Posted on 14 Dec 2010
Those affected by PB PLC's Gulf Coast oil spill could be getting their claims paid faster according to Kenneth Feinberg, the man responsible for administering the $20 billion fund set aside by the oil company to pay those claims. Mr. Feinberg said claimants in some instances could receive a final payment in as soon as two weeks.
Gulf residents and politicians from the region have criticized Mr. Feinberg as taking too long to cut checks to restaurant and resort owners, shrimpers and others whose livelihoods have suffered since the April spill.
He has said many of the claims came with improper documentation and so couldn't be processed.
As of Thursday, Mr. Feinberg had paid 163,946 claims for a total outlay of $2.4 billion. Claimants were able to seek emergency payments up until Nov. 23. They have until August 2013 to make claims for a final, lump-sum payment, but to do so means they must give up their right to sue BP or any of the companies tied to the spill.
Mr. Feinberg said 10,000 claimants have applied for final payments.
Starting this week, claimants who have received an emergency payment can opt to receive a final payment—$25,000 for businesses or $5,000 for individuals. Mr. Feinberg said the process would avoid the tangle of paperwork needed to file other claims, requiring no more than checking a box on a form and signing a release not to sue.
Payments would be made within two weeks, he said.
"That allows the facility to clear out those eligible claimants who already received compensation and feel that compensation they received is adequate," Mr. Feinberg said.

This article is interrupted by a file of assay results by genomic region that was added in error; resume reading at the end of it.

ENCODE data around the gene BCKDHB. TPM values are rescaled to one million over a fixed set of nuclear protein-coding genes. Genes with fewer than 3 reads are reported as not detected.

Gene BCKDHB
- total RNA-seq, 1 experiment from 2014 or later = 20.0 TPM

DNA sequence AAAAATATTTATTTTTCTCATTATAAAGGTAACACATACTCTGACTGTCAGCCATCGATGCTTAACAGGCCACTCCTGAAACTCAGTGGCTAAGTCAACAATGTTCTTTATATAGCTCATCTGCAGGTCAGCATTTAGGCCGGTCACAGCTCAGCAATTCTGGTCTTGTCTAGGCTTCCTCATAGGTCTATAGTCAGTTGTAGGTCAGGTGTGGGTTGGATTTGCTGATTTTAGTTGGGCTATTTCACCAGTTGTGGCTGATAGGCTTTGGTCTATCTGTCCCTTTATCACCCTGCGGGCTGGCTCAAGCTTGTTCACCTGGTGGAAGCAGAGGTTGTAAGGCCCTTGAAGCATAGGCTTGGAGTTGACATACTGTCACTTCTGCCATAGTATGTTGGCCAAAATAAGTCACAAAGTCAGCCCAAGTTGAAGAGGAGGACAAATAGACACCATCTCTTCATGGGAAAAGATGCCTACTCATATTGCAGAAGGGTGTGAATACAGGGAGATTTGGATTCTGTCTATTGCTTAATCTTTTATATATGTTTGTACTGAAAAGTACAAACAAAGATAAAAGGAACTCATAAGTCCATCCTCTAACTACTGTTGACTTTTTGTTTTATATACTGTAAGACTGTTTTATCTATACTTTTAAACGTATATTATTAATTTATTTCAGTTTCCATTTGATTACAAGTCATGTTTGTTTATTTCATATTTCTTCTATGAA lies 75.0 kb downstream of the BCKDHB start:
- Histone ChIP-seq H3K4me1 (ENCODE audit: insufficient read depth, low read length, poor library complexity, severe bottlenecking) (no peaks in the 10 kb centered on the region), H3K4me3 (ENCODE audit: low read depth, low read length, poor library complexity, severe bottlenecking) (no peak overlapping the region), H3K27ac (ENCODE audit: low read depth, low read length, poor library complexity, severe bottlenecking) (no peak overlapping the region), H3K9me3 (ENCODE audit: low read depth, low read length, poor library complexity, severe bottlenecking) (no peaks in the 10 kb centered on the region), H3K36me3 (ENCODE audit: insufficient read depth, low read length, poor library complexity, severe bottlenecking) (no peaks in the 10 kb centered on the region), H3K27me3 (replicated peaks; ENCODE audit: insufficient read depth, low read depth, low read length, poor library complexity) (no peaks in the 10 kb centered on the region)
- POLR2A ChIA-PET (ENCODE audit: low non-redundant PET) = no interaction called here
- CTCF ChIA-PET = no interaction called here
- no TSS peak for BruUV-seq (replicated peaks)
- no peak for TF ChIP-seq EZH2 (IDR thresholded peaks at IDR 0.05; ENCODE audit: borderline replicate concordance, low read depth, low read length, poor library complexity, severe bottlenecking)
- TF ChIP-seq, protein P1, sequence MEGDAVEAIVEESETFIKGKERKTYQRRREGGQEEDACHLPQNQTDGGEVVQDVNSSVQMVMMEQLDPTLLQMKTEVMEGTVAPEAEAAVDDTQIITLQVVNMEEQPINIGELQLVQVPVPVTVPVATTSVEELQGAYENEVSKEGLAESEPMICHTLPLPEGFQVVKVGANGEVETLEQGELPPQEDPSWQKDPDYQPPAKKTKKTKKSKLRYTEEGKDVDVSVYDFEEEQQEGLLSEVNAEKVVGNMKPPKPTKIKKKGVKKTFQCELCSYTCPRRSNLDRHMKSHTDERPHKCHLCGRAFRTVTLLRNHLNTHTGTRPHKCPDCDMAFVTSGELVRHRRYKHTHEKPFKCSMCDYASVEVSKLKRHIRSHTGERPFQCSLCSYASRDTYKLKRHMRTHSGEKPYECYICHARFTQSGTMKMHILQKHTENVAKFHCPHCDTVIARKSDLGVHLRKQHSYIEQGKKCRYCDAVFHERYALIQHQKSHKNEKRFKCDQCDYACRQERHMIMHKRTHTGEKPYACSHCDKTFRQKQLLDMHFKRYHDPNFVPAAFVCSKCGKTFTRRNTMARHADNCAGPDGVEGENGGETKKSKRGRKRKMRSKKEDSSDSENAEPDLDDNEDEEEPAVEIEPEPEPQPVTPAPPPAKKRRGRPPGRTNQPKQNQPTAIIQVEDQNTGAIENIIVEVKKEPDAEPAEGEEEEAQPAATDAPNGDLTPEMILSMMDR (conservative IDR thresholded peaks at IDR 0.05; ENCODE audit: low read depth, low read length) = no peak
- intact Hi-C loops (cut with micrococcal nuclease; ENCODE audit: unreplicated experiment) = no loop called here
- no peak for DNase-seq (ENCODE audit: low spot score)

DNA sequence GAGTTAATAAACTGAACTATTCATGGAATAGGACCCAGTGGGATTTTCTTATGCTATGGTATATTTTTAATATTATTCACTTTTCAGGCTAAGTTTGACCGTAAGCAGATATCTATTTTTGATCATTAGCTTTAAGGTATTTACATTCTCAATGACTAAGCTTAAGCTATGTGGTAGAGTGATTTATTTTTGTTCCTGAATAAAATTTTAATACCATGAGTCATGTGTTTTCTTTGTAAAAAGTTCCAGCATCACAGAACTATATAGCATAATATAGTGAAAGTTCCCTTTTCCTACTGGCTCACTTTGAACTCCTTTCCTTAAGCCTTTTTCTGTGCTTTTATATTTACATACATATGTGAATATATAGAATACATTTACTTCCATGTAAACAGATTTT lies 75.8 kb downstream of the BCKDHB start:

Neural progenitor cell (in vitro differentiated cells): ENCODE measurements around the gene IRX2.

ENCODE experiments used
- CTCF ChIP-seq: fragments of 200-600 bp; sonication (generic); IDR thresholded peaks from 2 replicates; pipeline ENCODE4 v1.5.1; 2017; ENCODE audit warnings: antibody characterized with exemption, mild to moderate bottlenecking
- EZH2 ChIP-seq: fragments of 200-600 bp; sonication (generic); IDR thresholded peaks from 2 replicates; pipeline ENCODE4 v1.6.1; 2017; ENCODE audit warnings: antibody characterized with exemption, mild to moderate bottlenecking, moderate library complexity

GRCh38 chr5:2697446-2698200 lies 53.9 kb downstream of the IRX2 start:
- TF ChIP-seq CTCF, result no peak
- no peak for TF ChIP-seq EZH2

Those claimants, he said can "take this quick pay option and be done with it."
The fund was set up as an attempt by BP to head off pending litigation against the company. Its offshore spill, which ranked as the worst in U.S. history, led to widespread economic and environmental damage, including the closing of Gulf waters to fishing. The new plan is designed to further that mission.
"The twin goals of this program have always been to corral all of the claims so that we can try and bring finality to the process and make people who are innocent victims of the spill whole," Mr. Feinberg said in an interview.
Another option for people who say they have been harmed: They can opt to receive quarterly payments until they decide whether to make a final claim. The quarterly payments could mean these claimants receive a smaller final payment if the financial climate in the Gulf improves in coming months, Mr. Feinberg said.
"We'll cut you obviously a much smaller check but the advantage of that approach is you can wait and see and not surrender your rights to sue," he said.
Mr. Feinberg also will announce Monday that anyone who wants a lawyer to help them sort through the new options can have one for free. At the request of Mississippi Attorney General Jim Hood, Mr. Feinberg plans to hire a firm to offer the free legal services to claimants.
He also pledged to hire more local residents to staff claims offices after criticisms that he had bypassed locals for those jobs in areas still smarting from the spill.